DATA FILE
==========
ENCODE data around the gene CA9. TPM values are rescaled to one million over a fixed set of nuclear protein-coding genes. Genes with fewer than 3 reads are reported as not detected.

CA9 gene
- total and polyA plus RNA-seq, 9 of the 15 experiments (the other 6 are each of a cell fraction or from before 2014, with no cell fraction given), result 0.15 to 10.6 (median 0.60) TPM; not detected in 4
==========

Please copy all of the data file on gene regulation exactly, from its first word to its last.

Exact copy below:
ENCODE data around the gene CA9. TPM values are rescaled to one million over a fixed set of nuclear protein-coding genes. Genes with fewer than 3 reads are reported as not detected.

CA9 gene
- total and polyA plus RNA-seq, 9 of the 15 experiments (the other 6 are each of a cell fraction or from before 2014, with no cell fraction given), result 0.15 to 10.6 (median 0.60) TPM; not detected in 4